The combined effect of the US re-imposed sanctions and the COVID-19 Pandemic marked Iran’s foreign policy in 2019 and 2020. The pandemic, followed by the «maximum pressure» campaign initiated by the Trump administration, exacerbated the regional tension. They arrived to the brink of war on a couple of occasions, namely the shutdown of a US drone by the Iranian IRGC Air Defence, on 20 June 2019, and the killing of Brigadier Qasem Soleimani in Iraq by a US drone, on 3 January 2020. This escalation also dragged in other regional actors, such as Saudi Arabia and the United Arab Emirates, within the arc of tension.

Other aspects of the Iranian foreign policy, such as the nuclear diplomacy and the HOPE constructive engagement initiative (on which more later), were also affected negatively by the tension with the US. The end of Trump’s term, coinciding with the end of the period covered in this article, brought however a breeze of hope on the future developments of the US-Iran bilateral relations. It is a hope based on the position that the new US president, Joe Biden, has expressed on the nuclear deal abandoned by his predecessor.

4.1. The increasing tension with the US and Saudi Arabia

Following the withdrawal from the JCPOA in May 2018 and the re-imposition of unilateral sanctions in November of that same year, the State Department issued on 2 April 2019 a fact sheet detailing the US «maximum economic pressure» strategy to be followed, with the aim of a new deal negotiated with Iran on the nuclear issue. According to the Trump administration, this new deal was expected to include the other security concerns that the 2015 deal did not mention: the ballistic missile program and the Iranian regional influence. In that document, the US effort in isolating Iran by undermining its oil exports, its access to external revenues, its relations with third countries, and the necessity to «restore» the US deterrence capabilities in front of the perceived regional threat represented by Iran are detailed.38

The ensuing reciprocal accusations and exchange of threats between the Iranian and American governments provoked an escalation that brought to indirect confrontation US and Iran military forces on three occasions along the two years under review.

The first incident occurred on 12 May 2019, when four oil tankers were damaged by unidentified aggressors in the Gulf of Oman anchored close to Fujairah port, in the UAE territorial waters. The tankers belonged to Saudi Arabia, the UAE, and Norway.39 One month later, the second incident took place on 13 June, when two oil tankers were also attacked, again by unidentified aggressors, in the Strait of Hormuz waters. In this case, the vessels were Japanese and Norwegian coming from Saudi Arabia and Emirati ports. The crew of both ships was assisted by American, Iranian, and Emirati rescue services.

These two attacks did not produce any casualties; neither they compromised the ships but demonstrated the vulnerability of the shipping lines to non-conventional military attacks. Iran condemned both attacks, claiming that the presence of the US troops in the Persian Gulf is what is generating insecurity in the region.40 Nonetheless many thought that Iran was behind the attacks. President Trump, in particular, called Iran «a nation of terror», and accused Tehran of being responsible for the attack on the two oil tankers. He based his accusation on a video released by the U.S. military, which allegedly showed Iran’s Revolutionary Guard seeking to remove evidence of its involvement in the attack.41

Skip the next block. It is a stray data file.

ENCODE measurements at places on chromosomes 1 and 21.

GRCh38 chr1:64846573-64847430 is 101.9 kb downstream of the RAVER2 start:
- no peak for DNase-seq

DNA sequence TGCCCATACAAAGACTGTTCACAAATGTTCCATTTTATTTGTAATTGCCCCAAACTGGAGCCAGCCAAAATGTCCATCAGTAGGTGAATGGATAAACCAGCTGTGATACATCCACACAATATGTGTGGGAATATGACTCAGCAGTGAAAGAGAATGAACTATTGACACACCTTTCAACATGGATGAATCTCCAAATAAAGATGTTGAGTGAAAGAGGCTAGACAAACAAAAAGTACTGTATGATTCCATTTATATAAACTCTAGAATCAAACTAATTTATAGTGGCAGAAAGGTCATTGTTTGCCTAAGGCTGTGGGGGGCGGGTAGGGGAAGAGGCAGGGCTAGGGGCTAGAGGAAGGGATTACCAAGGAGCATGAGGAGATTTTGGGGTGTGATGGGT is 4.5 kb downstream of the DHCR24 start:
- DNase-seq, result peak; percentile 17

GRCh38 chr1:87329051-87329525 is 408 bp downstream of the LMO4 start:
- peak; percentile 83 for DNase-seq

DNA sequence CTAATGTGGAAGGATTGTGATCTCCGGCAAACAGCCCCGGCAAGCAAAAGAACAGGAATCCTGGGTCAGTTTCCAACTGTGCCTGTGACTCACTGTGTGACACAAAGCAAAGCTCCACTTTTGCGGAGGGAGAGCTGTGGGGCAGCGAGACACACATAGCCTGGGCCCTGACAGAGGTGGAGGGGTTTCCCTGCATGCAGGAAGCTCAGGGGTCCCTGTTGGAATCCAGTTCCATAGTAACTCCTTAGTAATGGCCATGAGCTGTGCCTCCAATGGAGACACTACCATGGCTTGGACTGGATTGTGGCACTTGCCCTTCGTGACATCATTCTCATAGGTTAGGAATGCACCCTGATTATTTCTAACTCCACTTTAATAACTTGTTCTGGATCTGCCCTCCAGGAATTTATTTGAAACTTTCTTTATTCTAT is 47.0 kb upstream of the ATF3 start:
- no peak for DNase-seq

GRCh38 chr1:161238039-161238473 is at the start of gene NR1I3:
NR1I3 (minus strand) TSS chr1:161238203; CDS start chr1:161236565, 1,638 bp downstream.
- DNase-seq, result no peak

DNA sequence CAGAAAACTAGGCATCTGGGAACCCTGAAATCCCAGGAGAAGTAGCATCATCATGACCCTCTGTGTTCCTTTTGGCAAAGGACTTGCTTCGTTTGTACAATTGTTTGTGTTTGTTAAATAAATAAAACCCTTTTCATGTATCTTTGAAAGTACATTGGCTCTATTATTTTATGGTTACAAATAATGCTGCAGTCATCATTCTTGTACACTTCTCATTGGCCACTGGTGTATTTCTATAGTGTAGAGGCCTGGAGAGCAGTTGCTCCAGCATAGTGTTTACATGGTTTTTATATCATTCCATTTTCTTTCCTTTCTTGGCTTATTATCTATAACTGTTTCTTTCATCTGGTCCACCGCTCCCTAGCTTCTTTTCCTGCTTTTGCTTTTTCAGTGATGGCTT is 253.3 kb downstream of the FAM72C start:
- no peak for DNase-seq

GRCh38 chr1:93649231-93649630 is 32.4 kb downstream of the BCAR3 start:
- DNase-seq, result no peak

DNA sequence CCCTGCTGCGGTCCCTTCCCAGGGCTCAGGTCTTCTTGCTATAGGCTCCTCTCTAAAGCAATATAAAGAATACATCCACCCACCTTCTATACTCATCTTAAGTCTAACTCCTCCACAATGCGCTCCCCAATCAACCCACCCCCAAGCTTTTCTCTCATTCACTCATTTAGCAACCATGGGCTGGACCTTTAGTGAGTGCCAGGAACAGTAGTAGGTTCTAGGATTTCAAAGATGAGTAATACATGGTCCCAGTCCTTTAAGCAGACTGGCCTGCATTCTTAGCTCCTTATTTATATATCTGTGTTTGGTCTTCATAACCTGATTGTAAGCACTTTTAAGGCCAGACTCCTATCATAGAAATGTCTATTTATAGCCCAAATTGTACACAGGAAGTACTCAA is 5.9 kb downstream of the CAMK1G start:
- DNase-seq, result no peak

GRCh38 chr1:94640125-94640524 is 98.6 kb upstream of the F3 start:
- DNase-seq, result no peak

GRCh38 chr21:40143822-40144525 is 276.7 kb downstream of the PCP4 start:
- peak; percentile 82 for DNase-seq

This situation created diplomatic hardships for third countries. In particular, the second incident took place during Japanese Prime Minister Shinzō Abe’s official visit to Iran, precisely during a meeting with Iranian Supreme Leader Ali Khamenei. Allegedly, Abe was about to deliver a direct message from president Trump, as Japan tried to mediate between the US and Iran, trying to de-escalate the existing tension. While Japan condemned the attack, it refrained from accusing Iran directly or any other specific actor.42

A third incident, which almost ended in a direct military confrontation between the US and Iran, occurred on 29 June 2019, when the IRGC Air Defence forces shot down a US drone conducting a surveillance mission over the Persian Gulf. While the US official position was that the drone was flying over international waters, the Iranian position was that it had violated the Iranian airspace near the Strait of Hormuz and began to spy on Iran. Hence the shooting down of the US aircraft, which, according to Major General Hossein Salami of the Islamic Revolutionary Guard Corps (IRGC), aimed at conveying «the straightforward message that any foreign intrusion into Iran’s sovereign territories would draw a crushing response».43 On his part, President Trump twitted that Iran had committed a «very big mistake»,44 and threatened Iran with military retaliation. This, however, did not take place as, allegedly, Trump cancelled it at the last minute, to avoid a lethal attack «not proportionate to shooting down an unmanned drone».45

The fourth incident directly involved Saudi Arabia. On 14 September, a drone attack targeted the Saudi Aramco oil facilities at Abqaiq and Khurais. The Yemeni Houthis claimed responsibility for the attack,46 similarly to what it happened with other drone attacks in Saudi regions close to the Saudi-Yemeni border. However, the proximity of the facilities to the Persian Gulf and Iran and the already accumulated tension drove the US to directly accuse Iran.47 The Iranian government denied any involvement in the attack.48 This incident had a global impact since, because the damages inflicted on the oil facilities forced Saudi Arabia to reduce their production for a few days, provoking distress in the oil market. Most importantly, the 14 September attack showed that despite all the technological advances and the strategic alignment between Saudi Arabia and the United States, the oil facilities of most of the regional states were vulnerable to a kind of attack which required neither high technology nor a vast and well-equipped army to carry it out.